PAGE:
Director | Ben Hopkins
Producer | Daniel Zuta, Mike Downey, Sam Taylor, Vladimir Katcharava, Artem Vassiliev
Writer | Ben Hopkins, Pawel Pawlikowski
Cast | Matthew Macfadyen, MyAnna Buring, Noah Taylor, Ali Cook, Ümit Ünal, Richard Van Weyden
Run Time | 96 mins
Certificate | 15
Plot | Director Emil Forester (Matthew Macfadyen) accepts an invitation to an obscure film festival in the fictional Caucasia nation of the Autonomous Republic of Karastan. Whilst there, it’s eccentric dictator hires him to direct a national epic propaganda piece.
Review | Unbeknownst to most of you, this Ben Hopkins directed flick had a very short big screen release back in January. This is a good example of a decent, unheralded film being swept aside at the cinema to make space for bigger, dumber, poorer contemporaries.
Whilst it is unfair, comparisons to Borat will be made by those only skim reading a review or catching parts of the trailer. Lost in Karastan is nothing like this. It is a much lighter, subtler offering, and probably best described as a meta-movie disguised as a satirical black comedy.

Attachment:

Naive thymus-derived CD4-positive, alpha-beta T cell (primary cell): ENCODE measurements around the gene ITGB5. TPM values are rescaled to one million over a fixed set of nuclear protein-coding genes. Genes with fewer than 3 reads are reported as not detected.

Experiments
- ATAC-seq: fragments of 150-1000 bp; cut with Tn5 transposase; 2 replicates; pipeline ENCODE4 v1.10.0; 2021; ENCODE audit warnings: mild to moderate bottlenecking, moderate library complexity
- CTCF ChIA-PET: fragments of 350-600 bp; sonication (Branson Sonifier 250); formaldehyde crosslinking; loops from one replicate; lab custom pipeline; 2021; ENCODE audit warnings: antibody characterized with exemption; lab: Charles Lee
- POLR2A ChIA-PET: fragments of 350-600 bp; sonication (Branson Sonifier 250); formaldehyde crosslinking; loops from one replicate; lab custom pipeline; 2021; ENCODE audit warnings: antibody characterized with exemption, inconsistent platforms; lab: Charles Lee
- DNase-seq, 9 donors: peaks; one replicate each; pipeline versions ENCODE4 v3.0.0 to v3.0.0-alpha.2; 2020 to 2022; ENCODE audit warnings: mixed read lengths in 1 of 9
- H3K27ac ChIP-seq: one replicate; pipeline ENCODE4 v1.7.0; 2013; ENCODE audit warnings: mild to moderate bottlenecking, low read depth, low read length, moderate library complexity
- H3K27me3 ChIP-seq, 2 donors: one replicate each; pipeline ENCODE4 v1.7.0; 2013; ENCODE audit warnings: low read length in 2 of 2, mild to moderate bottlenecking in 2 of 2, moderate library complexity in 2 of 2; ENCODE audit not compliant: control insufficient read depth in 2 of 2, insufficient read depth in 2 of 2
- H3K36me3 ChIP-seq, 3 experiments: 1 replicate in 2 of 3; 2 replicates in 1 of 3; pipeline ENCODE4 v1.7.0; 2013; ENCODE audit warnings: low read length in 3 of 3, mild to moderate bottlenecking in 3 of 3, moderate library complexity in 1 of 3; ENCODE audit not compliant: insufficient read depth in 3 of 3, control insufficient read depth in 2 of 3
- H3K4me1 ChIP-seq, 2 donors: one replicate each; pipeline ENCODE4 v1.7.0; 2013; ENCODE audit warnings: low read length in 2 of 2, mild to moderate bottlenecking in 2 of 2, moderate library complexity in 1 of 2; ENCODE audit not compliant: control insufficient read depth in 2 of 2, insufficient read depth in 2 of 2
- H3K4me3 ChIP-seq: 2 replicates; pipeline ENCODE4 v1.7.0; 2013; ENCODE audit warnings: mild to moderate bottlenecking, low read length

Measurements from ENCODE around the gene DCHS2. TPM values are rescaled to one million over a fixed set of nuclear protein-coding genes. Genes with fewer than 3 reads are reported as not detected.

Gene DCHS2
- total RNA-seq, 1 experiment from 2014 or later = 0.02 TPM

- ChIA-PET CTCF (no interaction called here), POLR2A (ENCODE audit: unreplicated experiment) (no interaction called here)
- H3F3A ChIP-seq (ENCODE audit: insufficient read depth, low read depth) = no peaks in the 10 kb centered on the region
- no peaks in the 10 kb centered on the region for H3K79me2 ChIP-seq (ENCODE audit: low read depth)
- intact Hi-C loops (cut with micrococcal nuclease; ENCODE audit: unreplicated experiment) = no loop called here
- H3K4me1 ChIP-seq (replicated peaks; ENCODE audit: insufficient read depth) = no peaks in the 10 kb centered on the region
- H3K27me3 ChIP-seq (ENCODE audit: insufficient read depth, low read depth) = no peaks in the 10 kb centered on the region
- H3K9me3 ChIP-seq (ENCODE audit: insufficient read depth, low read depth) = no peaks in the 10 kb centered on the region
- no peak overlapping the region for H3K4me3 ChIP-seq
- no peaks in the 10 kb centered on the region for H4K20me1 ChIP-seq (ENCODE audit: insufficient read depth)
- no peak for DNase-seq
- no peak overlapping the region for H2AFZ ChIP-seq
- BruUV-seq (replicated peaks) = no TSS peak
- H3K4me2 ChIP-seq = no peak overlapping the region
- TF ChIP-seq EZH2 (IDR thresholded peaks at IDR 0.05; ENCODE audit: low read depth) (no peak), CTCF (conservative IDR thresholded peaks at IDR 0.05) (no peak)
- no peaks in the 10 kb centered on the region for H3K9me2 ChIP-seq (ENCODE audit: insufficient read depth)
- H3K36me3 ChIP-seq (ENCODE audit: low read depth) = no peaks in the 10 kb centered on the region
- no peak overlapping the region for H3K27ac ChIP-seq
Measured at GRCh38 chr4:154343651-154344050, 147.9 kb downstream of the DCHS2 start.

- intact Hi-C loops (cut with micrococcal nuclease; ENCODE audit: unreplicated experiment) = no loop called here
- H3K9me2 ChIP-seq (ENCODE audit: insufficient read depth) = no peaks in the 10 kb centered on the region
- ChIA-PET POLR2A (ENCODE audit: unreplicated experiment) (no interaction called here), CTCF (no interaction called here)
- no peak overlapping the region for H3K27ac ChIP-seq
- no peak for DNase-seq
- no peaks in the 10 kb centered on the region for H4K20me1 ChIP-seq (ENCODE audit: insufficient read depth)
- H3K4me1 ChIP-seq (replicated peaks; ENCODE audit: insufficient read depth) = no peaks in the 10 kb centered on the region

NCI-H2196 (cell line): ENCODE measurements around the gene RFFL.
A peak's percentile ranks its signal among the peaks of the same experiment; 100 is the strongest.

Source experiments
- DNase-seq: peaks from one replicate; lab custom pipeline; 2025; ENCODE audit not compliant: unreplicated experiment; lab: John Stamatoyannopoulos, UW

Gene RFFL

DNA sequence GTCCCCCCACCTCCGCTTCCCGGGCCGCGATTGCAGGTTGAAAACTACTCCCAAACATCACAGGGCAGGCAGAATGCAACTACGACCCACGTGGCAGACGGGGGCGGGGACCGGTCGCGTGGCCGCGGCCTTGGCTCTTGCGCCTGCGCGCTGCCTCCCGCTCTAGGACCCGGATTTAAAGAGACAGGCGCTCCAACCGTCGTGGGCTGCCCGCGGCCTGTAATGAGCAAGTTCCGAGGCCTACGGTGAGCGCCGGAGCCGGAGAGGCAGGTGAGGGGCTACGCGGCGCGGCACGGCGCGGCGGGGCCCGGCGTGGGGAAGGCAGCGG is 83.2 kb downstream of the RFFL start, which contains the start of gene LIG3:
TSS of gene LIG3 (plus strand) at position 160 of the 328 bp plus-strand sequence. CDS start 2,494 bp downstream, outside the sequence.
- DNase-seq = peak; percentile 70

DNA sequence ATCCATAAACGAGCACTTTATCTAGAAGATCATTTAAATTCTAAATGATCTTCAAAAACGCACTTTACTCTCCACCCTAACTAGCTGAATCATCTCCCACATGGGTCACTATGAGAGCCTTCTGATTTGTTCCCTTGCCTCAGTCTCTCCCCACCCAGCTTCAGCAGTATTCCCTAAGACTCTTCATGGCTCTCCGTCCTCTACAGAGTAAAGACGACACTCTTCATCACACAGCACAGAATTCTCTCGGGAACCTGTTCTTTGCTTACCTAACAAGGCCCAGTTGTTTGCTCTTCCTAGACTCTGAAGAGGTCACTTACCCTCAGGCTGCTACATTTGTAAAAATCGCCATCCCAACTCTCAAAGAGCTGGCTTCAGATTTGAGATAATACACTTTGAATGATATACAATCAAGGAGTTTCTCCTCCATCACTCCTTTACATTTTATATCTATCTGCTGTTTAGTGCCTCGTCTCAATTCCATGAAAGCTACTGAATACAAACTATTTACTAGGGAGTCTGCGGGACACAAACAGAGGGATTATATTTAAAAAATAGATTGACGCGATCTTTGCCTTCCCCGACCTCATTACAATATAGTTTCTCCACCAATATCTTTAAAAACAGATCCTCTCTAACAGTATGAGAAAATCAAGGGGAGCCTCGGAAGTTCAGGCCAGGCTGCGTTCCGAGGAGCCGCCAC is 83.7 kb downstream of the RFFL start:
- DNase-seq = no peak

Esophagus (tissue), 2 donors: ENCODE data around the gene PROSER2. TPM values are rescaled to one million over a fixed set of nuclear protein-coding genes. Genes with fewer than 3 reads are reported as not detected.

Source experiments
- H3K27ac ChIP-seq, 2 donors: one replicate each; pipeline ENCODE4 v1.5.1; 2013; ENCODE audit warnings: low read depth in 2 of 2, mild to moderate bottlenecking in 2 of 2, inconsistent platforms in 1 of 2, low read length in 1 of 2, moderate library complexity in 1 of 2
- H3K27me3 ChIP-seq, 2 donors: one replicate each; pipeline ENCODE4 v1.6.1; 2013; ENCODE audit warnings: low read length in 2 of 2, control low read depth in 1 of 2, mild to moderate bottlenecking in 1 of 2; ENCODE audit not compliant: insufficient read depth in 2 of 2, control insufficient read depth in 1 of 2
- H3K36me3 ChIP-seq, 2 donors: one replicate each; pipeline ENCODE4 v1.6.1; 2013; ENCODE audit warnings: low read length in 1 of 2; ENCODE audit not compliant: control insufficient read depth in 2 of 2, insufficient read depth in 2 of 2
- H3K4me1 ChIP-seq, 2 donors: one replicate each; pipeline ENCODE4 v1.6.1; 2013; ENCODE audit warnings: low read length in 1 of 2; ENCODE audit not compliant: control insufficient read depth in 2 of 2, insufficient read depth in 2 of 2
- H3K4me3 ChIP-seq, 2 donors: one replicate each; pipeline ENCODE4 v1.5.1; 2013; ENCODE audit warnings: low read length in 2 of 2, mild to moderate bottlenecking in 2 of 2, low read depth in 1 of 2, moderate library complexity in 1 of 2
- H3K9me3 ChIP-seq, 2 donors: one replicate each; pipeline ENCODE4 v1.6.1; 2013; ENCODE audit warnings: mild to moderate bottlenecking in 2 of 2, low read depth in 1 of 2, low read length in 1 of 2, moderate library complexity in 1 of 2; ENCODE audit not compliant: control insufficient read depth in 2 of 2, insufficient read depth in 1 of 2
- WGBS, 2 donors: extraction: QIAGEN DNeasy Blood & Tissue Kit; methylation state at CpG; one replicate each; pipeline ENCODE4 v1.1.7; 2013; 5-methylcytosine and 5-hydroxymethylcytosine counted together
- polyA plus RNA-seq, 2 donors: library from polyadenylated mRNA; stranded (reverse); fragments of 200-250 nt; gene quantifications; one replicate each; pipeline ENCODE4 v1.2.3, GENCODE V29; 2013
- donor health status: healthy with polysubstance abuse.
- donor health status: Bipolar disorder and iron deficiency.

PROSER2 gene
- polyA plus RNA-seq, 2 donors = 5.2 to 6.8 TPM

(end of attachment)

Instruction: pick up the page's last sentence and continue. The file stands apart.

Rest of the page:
The principle cast is pretty good, with MyAnna Buring and Richard Van Weyden probably the standouts as Chulpan and President Abashiliev respectively. There could probably be more sizzle between Buring and Macfadyean, but that’s a very minor point.
If anything, the only real criticism that can be made of the film is that it can’t quite decide exactly what it wants to be, and what tone to take. There’s definitely a strong undercurrent of social and political commentary, both relating to the vanity and naivety of the movie industry, but also of the politics of dictatorial nations. Unfortunately, it’s not quite serious enough as a piece to quite hit these points home. On the flipside, as a comedy it is quite light, and probably not outright strong enough to sell it on that. It is also not quite committed enough to be considered a rom com.
In the end, there are many worse ways to spend 90 minutes of your time.
The Verdict | Lost in Karastan can’t quite decide if it’s a satire, a rom com, a meta movie, or a socio-political commentary. In the end, it is simply a decent-to-good entertainment.